As the premier explorer of the Heroic Age of Exploration, Roald Amundsen was both Ship’s Captain and Chief Scientist on all of his expeditions. While no one doubted his seamanship, his abilities as a scientist have been under reported.
He expended considerable time and effort toward the scientific preparations for the Gjøa Expedition through the Northwest Passage (1903-1906). The broad range of scientific results from this expedition included significant contributions to the science of geomagnetism. He reported that the North Magnetic Dip Pole does not have a permanent location, and his nearly two year’s magnetic measurements near the pole established him and his later expeditions as an important contributor to the description of the Earth’s magnetic field.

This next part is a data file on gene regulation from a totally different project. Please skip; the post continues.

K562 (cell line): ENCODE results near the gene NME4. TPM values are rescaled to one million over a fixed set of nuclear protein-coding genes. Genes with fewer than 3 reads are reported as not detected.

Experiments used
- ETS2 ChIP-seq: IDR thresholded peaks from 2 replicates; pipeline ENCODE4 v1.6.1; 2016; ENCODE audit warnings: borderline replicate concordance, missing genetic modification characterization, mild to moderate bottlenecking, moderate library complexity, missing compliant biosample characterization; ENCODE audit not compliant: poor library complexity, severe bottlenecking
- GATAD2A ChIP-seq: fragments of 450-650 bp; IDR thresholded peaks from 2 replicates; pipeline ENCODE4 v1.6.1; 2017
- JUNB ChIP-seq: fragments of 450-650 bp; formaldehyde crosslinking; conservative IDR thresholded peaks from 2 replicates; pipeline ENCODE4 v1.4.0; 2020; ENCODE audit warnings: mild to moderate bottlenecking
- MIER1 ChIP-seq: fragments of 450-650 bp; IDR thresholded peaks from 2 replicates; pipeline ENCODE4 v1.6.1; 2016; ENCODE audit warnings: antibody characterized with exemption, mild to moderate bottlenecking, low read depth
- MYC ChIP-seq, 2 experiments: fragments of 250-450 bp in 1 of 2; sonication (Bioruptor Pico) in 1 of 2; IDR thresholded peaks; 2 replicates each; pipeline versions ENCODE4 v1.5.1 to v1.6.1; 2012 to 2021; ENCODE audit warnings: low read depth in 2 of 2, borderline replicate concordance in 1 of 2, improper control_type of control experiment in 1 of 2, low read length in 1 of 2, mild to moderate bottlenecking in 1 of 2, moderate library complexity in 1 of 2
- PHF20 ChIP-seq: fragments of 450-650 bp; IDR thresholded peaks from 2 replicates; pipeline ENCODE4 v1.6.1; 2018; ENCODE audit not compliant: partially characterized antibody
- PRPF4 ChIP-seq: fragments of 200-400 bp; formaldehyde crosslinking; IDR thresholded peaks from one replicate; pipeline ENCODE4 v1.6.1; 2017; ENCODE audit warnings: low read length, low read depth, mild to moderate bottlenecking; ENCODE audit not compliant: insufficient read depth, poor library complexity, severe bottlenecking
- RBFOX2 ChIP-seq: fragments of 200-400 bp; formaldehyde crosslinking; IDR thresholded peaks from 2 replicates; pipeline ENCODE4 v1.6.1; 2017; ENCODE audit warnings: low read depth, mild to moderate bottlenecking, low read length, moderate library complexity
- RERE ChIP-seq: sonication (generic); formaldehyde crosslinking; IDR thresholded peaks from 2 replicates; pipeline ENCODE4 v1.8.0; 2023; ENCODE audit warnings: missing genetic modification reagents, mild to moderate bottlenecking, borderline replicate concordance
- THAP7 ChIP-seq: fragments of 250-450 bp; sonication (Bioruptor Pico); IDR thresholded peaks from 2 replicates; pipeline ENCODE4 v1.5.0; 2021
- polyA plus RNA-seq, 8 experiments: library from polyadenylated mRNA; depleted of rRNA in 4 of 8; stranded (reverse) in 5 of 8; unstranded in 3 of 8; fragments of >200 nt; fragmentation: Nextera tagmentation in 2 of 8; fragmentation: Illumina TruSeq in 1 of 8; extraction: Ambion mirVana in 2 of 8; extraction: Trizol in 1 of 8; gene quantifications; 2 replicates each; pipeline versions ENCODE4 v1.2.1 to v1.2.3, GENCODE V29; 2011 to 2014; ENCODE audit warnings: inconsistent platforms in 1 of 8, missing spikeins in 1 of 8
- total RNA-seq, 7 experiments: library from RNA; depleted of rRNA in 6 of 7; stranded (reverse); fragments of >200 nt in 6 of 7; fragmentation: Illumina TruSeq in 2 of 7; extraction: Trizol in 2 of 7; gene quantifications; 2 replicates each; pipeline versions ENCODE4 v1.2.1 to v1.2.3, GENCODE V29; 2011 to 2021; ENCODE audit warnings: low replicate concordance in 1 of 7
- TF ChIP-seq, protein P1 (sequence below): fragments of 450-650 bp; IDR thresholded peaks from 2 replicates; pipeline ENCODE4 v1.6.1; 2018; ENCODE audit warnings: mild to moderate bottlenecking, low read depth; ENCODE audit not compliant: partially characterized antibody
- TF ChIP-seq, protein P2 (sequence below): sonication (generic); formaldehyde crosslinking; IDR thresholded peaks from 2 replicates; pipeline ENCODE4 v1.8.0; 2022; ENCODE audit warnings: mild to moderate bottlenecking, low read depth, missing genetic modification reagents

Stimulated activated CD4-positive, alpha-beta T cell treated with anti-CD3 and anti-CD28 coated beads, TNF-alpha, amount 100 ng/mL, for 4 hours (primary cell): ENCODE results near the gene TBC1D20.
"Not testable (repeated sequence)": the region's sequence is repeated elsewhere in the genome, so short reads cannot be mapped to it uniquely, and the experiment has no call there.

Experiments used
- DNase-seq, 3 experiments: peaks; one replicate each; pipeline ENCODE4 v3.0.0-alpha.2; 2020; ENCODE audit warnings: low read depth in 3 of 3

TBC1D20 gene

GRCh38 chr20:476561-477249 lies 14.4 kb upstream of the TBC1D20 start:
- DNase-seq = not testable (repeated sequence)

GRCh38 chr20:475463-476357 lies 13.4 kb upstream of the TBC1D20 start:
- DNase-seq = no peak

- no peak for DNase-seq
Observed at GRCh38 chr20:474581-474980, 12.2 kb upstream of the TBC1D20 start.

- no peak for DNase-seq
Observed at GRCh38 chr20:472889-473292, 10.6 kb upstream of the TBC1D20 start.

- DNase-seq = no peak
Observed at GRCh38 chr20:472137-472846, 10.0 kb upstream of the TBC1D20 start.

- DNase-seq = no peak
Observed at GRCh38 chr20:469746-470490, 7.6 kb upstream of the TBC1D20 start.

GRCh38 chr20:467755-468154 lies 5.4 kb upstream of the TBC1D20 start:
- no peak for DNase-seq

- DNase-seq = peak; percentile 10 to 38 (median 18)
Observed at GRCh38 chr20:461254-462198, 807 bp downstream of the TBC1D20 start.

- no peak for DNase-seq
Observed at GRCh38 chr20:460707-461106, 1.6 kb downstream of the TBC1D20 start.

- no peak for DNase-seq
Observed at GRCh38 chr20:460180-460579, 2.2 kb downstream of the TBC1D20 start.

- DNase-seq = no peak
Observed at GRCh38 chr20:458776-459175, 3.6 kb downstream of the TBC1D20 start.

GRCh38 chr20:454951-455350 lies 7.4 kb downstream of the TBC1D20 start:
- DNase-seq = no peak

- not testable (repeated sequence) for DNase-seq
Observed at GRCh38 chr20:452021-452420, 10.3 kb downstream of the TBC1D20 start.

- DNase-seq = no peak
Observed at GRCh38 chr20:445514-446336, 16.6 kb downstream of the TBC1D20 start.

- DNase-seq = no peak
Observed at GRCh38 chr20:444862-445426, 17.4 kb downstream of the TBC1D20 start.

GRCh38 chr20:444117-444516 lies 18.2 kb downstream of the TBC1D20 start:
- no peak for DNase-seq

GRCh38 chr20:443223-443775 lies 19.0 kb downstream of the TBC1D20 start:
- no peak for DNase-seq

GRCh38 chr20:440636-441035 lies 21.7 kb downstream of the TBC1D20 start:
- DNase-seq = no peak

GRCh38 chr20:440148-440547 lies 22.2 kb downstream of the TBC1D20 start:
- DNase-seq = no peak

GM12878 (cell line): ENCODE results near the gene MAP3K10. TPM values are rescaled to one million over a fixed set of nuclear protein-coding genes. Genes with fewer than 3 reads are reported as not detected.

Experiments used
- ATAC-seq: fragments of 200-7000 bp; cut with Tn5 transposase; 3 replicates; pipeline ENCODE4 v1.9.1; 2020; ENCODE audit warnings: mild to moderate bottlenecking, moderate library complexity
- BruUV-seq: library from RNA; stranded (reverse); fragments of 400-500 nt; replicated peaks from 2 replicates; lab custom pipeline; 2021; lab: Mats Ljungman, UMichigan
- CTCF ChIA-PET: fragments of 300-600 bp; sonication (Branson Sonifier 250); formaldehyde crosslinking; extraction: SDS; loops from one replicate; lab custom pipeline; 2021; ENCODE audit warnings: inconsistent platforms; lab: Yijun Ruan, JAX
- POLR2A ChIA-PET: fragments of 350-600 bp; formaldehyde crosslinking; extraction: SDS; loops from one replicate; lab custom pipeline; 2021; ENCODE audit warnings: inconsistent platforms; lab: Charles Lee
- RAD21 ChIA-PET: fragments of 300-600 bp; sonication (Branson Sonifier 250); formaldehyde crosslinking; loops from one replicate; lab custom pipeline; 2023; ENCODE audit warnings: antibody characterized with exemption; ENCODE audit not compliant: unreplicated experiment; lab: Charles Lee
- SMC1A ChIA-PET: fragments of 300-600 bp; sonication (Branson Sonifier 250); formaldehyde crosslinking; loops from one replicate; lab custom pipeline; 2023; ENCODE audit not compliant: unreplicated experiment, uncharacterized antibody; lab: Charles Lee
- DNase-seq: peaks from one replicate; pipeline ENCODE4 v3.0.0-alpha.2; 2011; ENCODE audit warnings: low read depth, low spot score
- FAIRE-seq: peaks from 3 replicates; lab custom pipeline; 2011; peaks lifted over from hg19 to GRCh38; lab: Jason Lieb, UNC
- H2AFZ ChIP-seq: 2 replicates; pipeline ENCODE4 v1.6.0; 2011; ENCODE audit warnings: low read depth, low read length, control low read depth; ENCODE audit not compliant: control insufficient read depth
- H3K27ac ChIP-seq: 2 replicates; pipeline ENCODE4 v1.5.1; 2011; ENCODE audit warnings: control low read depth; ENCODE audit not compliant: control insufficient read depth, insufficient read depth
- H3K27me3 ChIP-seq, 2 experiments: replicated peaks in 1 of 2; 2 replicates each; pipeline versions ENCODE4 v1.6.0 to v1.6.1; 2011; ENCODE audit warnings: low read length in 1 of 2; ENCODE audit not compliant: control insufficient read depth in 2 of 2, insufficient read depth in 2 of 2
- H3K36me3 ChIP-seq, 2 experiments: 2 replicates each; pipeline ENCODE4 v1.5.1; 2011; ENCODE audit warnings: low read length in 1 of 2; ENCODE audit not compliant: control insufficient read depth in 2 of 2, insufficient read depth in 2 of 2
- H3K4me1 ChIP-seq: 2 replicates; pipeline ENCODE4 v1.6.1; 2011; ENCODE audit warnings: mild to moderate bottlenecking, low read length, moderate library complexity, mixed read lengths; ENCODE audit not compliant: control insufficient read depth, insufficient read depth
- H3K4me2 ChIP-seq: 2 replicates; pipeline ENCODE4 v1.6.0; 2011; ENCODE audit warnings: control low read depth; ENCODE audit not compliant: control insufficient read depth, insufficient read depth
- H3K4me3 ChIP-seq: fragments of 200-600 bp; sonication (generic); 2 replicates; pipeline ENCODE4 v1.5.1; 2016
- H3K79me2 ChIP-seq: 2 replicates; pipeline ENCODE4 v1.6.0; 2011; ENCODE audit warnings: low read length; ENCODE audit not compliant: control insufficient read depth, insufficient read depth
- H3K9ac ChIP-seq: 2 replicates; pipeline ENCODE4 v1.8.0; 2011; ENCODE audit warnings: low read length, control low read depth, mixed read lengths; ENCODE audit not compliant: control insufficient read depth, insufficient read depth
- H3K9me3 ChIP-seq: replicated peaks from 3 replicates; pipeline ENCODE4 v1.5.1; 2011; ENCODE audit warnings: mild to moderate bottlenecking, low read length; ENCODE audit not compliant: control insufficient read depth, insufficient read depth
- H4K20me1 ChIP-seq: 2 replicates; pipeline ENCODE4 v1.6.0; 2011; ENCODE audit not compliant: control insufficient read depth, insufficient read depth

Ironically, his observatory at Gjøahavn was located at the north end of a geomagnetic field line whose southern end was located at the expedition headquarters of his rival explorer Robert Falcon Scott’s Discovery Expedition (1902-1904) in Antarctica.
Comparison of the data from this geomagnetic conjugacy shows that Amundsen’s observations were as good, or better than those run by the famous Kew Observatory in England. Modern analysis of the observations from both stations shows that they reported effects on the Earth’s magnetic field by the interplanetary magnetic field and solar wind 50 years before it was known to exist.
The North Magnetic Pole
A. Egeland, C. S. Deehr
The Fram Museum
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